Whereas Mr Kingi seems to be casting his net towards Mr Ruto’s side of the political divide, Mr Joho on Thursday made news of his own when he hosted Baringo Senator Gideon Moi as efforts to build alliances start in earnest ahead of 2022.

In January, Mr Kingi had called for secession of the coastal strip from Kenya. He would soon after follow it up with a push to form a political party, all of which he appears to have abandoned. On Friday, he said the handshake “will have no impact if there will be no justice for the coastal people”.

Pwani University lecturer Hassan Mwakimako says once again the region is finding itself as the main theatre from where the 2022 presidential popularity contests will be waged.

“The upcountry politicians are storming the coastal region looking for alliances. The focus is on the Coast because none of its top politicians is ready to run for the presidency,” Mr Mwakimako told the Sunday Nation yesterday.

The increased interest in the Coast, he said, is proof of the potential of the main political actors from the region in national politics.

“The struggle is between the two on who will be the ultimate political kingpin of the Coast and thus the pre-eminent political actor in the region. In fact, both Kingi and Joho are using different paths to achieve the same goal,” he adds.

However, he notes that it is too early in the day for a conclusive analysis on the 2022 elections to be made.

Mr Herman Bond Manyora, a University of Nairobi lecturer, agrees that it is too early to make conclusions on the kind of political alignments that will define the Uhuru succession. He says the results of the handshake between President Kenyatta and Mr Odinga will decide the course of politics henceforth.


Another Pwani University lecturer Halim Shauri says cracks between Mr Joho and Mr Kingi started long ago “when Kingi thought he could stand on his own”. “And that is why he has been calling for the formation of a Coast political party. Mr Kingi’s thinking is to go his way ahead of 2022, not to win but to see him going for a run-off during the presidential election,” said Prof Shauri.

He argued that it is the same strategy that Mr Joho wants to use following his meeting with Mr Moi but warns that the pact will not allow them to win if they are to contest the top seat.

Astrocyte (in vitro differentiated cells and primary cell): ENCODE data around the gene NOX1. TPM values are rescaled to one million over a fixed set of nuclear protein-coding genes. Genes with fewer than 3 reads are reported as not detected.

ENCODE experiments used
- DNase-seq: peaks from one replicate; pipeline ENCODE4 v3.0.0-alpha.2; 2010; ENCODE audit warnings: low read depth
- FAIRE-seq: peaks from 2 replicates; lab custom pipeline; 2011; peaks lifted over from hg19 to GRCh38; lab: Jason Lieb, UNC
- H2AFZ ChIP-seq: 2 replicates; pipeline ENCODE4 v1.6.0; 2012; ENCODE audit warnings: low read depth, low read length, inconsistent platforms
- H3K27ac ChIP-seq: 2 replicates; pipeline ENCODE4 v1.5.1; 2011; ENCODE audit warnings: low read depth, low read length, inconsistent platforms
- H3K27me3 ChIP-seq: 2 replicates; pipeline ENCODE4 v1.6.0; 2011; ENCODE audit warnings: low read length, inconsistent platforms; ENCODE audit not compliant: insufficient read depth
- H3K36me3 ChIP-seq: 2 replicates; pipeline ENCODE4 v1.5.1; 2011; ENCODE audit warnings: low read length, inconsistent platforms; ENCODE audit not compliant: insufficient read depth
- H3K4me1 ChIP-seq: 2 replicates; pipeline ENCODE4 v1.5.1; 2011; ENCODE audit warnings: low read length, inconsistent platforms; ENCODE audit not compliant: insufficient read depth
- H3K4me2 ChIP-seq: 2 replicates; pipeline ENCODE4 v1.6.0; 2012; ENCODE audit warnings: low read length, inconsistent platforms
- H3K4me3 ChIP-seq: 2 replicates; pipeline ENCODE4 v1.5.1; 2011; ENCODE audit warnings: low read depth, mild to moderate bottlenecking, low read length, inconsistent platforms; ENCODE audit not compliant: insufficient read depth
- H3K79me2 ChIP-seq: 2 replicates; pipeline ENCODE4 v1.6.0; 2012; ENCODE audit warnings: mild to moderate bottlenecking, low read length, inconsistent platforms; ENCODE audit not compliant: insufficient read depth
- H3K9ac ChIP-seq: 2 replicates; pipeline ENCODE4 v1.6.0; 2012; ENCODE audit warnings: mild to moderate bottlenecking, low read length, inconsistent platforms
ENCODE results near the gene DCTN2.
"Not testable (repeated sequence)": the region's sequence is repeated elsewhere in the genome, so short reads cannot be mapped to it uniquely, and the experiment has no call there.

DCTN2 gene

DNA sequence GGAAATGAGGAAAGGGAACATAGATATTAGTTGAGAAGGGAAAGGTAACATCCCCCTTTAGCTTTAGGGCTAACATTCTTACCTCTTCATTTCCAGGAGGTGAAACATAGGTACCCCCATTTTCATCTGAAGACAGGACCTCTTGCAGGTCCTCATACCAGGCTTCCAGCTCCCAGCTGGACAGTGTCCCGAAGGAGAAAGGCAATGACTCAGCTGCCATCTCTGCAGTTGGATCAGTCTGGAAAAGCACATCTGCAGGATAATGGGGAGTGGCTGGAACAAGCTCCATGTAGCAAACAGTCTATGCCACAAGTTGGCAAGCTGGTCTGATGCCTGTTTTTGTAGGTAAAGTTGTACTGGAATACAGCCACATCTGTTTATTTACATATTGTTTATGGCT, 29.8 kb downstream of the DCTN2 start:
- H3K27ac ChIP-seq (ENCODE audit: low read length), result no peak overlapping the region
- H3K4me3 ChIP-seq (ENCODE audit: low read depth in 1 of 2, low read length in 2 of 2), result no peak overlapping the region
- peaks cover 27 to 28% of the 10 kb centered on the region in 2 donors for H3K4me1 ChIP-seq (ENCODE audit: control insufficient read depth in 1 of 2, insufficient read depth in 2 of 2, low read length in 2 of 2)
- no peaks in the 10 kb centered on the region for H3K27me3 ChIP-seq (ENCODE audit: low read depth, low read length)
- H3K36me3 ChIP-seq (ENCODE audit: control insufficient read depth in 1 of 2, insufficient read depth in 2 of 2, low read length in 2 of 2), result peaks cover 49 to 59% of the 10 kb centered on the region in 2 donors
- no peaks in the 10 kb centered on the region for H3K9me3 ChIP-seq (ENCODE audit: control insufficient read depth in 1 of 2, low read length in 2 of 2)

“Mr Joho controls only a third of the Coast votes while Moi has only a half of the votes of his region with which they cannot win the seat. Their unity  is just a strategy because sometimes elections are not won by votes but by strategy,” he said.

ODM Mombasa branch chairman Mohammed Hatimy said the Moi-Joho pact is aimed at uniting Kenyans noting that bringing Kenyans together is the “only reason the two came together”.

As Mr Kingi is warming up to the DP, his counterpart in Kwale Salim Mvurya has gone silent on national discourse even as it is claimed that he has quietly abandoned the DP. During the last General Election, Mr Mvurya was among the Jubilee pointmen in the region.


Since the swearing-in of President Kenyatta for his second term in November last year, however, the governor has been absent from Jubilee events. Just last week he gave a wide berth to the Third Annual Legislative Summit in Mombasa. Similarly, he didn’t show up for the Fifth Devolution Conference in Kakamega.

Efforts to get Mr Mvurya were unsuccessful as his phone was switched off.

However, a source close to the governor, and who did not want to be named so as not to appear to be discussing his boss’s issues without his permission, retraced the falling-out between Mr Mvurya and the DP to the Council of Governors politics.

Soon after the last election, it had been agreed within Jubilee that Mr Mvurya would take over the leadership of the council, with his Kirinyaga counterpart Anne Waiguru as his deputy.


According to the source, Mr Mvurya is unhappy because he believes the DP sacrificed him in favour of Turkana Governor Josephat Nanok.

Mr Nanok is said to have reached out to Mr Ruto where he succeeded in securing an agreement that allowed him to complete his one-year term before surrendering the seat to Mr Mvurya. While Ms Waiguru was catapulted to the position, Mr Mvurya missed out and his allies have blamed the DP.

“Mvurya is to blame for the political misfortunes that define his leadership. He is neither strategic nor assertive,” Mr Mwakimako says, pointing out that his “lack of a fighting spirit is to blame for his dull political career”.

“He is satisfied with being a governor and always believes he can get another appointment simply because he is a good man,” he adds.